To determine the appropriate experimental conditions for measuring the color zone map covering the visual field, the color appearances of red, yellow, green, and blue lights of a CRT display presented across the horizontal meridian of the visual field were measured. The test stimulus settings were equal luminance and equal brightness at the fovea, with dark, gray, or white surround conditions. The perceived strength of the red, yellow, green, and blue hue components in the test stimuli decreased from the fovea to the periphery under all conditions. The luminance level of the test stimuli and the surround conditions did not significantly affect the results. All four of the unique-hue component curves as a function of the eccentricity normalized at the fovea were within the range of the data obtained in previous studies in which monochromatic lights were used as the test stimuli. These curves may thus not depend on whether the test stimulus is monochromatic or complex light. The recommended experimental conditions for measuring the color zone map are equal-luminance test stimuli (no need for brightness-matching testing) with a gray surround (more applicable to actual visual environments than a dark or white surround).
The effect of color and fragrance on workers using Visual Display Terminals (VDTs) has been investigated. In particular, the effect of the wall color and of an “awakening” fragrance on worker contraction and mental stability were measured experimentally. The evaluation indices were obtained by measuring the productivity (working efficiency and working quality) of ten subjects performing tasks on VDTs, by determining the subjects' mental activities (stability) recorded using an electroencephalograph (EEG), by observing the survey of subjective symptoms and by measuring their eye fatigue. Three significant results were obtained.(1) Of the four colors tested, “green” produced the highest levels of concentration on work and mental stability.(2) When an awakening fragrance with 20% density was sprayed in the test area, productivity increased 20% and workload decreased.(3) When the walls were green and fragrance was sprayed, productivity increased 30%.
This study was conducted to clarify the difference in visual acuity and color recognition between the darker color eyes of Japanese and the fairer color eyes of Westerners at lower illuminance. A series of experiments were carried out in an experimental room in which the illuminance level could be changed. The parameters were the illuminance on a desk and the color of the subject's eyes. Ten illuminance levels, which increased geometrically from 0.001 to 30 lx, were used. The subjects comprised two groups having different eye colors. One group was made up of Japanese, who have dark eyes, and the other Europeans and North Americans with fair eyes. At each illuminance level, after 7 minutes for adaptation, each subject's visual acuity was tested using 4 types of color Landolt rings and color discrimination was tested using 12 different-color cards. The following results were obtained. (1) For a black Landolt ring on a white background, there was very little difference between the two groups' visual acuity. (2) For a green Landolt ring on a blue background, the visual acuity of the dark-eyes group was remarkably lower than that of the fair-eyes group. (3) In the color discrimination test, at an illumination of 1 lx or lower, the dark-eyes group confused colors more than the fair-eyes group. Accordingly, the differences in visual acuity and color discrimination between the two eye-color groups were only in color discrimination at lower illuminance.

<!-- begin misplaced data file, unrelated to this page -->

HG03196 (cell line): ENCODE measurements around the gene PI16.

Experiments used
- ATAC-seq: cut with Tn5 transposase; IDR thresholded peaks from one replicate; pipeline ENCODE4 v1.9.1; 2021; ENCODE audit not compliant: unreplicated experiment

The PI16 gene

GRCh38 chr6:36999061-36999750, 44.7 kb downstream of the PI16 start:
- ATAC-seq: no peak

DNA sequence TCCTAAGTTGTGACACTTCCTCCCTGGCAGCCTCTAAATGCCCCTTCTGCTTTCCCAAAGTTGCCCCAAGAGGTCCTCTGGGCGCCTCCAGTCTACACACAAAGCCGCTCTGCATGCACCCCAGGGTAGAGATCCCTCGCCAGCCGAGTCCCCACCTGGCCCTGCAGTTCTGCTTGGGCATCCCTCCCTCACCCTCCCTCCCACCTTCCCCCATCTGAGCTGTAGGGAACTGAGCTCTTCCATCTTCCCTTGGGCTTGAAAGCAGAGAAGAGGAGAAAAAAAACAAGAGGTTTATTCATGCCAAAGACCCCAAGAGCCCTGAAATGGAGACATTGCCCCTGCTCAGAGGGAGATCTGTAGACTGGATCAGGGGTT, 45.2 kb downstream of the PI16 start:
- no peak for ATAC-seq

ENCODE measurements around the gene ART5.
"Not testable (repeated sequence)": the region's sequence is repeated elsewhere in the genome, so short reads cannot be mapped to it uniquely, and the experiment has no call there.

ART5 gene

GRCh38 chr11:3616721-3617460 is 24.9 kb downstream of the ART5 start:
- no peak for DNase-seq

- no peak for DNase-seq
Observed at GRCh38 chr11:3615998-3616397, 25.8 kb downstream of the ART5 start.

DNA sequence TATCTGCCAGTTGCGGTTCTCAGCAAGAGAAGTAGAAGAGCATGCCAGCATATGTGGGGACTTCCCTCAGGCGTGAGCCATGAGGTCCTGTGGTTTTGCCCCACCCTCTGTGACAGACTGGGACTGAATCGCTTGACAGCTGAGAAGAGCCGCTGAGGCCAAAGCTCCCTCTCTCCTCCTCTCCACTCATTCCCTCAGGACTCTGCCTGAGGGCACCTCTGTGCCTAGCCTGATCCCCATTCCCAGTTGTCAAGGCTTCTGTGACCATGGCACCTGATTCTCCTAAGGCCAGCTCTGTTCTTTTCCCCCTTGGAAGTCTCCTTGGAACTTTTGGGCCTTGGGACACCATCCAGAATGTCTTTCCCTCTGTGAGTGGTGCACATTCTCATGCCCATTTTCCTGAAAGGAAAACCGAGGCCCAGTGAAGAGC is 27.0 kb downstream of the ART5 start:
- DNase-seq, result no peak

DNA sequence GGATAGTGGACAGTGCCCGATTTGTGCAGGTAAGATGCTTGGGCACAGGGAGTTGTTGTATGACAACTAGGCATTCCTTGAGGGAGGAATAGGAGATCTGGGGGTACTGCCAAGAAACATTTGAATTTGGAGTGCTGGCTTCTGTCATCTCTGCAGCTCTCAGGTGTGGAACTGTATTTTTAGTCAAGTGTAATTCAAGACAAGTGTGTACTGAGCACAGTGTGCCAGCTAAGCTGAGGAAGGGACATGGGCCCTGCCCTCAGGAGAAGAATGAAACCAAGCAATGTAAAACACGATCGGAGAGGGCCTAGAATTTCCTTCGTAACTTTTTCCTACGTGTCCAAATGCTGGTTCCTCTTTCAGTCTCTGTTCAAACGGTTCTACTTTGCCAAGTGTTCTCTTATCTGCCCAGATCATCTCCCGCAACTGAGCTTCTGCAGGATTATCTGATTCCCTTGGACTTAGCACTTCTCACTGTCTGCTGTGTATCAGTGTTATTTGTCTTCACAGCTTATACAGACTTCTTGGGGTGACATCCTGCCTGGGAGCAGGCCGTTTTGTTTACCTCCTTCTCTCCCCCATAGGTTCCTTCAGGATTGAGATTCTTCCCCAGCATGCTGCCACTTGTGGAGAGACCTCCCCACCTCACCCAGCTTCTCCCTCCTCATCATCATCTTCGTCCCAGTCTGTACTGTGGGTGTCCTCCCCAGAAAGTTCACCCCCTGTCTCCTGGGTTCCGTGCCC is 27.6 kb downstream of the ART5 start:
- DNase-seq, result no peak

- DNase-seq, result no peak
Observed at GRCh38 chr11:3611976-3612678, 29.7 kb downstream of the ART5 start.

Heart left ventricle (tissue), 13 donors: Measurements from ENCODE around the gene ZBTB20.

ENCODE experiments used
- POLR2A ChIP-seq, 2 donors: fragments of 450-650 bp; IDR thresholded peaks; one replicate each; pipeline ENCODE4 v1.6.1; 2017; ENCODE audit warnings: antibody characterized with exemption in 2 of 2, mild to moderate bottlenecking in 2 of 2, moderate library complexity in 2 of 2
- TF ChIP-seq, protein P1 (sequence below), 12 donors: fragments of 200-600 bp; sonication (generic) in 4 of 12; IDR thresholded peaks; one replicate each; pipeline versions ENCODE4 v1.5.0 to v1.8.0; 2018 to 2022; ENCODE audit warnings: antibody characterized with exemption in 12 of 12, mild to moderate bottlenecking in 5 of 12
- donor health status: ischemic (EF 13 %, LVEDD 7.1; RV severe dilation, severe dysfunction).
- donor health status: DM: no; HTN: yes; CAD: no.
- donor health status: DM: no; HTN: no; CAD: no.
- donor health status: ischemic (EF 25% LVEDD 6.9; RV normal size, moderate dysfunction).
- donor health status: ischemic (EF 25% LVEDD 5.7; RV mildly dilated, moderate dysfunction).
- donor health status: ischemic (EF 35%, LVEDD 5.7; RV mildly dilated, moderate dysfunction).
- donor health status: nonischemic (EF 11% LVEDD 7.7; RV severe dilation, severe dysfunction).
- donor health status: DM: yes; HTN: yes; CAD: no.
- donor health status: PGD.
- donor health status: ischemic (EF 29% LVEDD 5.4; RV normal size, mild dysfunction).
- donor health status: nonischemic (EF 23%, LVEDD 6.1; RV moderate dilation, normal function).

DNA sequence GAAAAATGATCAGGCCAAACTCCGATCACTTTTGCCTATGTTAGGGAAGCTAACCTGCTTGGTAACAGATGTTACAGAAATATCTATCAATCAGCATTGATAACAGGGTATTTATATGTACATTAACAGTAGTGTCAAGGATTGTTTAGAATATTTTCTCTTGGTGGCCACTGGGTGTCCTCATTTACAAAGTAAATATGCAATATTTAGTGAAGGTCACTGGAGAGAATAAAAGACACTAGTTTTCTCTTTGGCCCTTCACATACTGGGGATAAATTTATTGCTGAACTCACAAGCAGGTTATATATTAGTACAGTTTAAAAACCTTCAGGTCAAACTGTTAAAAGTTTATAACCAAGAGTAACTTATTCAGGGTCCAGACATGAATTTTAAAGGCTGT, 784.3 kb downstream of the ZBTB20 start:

We conducted four kinds of psychophysical measurements on color vision to investigate whether the change in lens spectral transmittance that comes with aging is the primary factor in the change in color vision. We asked two observers (22 and 24 years old) to adapt to the scene while wearing goggles equipped with filters that simulate spectral transmittance at the retinal level of a person of 80 years old, when worn by 20 years old observer. During the test, which lasted as long as 12 hours, the observers performed (1) unique-white setting, (2) heterochromatic flicker photometry (HFP), (3) heterochromatic brightness matching (HBM), and (4) 100-hue test. The change in the results with and without the goggle showed that only difference in HFP sensitivity coincided exactly with the filter transmittance. A similar tendency was found in the difference between 20 and 80year-old observers in a previous study. The other tests matched with neither the difference in spectral transmittance nor the difference between 20-and 80year-old experimental results. Our results suggest that neural circuits, which may differ from those for illuminant change, play a significant role in correcting the relative spectrum change on the retina.
Today we live in a highly technological and car-oriented society. Car access has achieved noticeable developments and grown on a worldwide level. Along with the social benefits of the automobile, it is a widely known fact that major accidents and loss of life are occurring at increasing rates in almost every society today. This paper describes the effect of using a mobile phone on a driver's reaction time was evaluated experimentally by measuring the movement of the driver's eye-fixation point and his reaction time when a stimulus light was shines on his face from inside or outside the car. The results showed that using a mobile phone while driving (1) reduces the movement of the eye-fixation point to both the right and to the left, thus narrowing the range of the fixation point, and (2) delayed the reaction time by about 0.2 seconds. It also proposed the desirable position of setting up a visual display.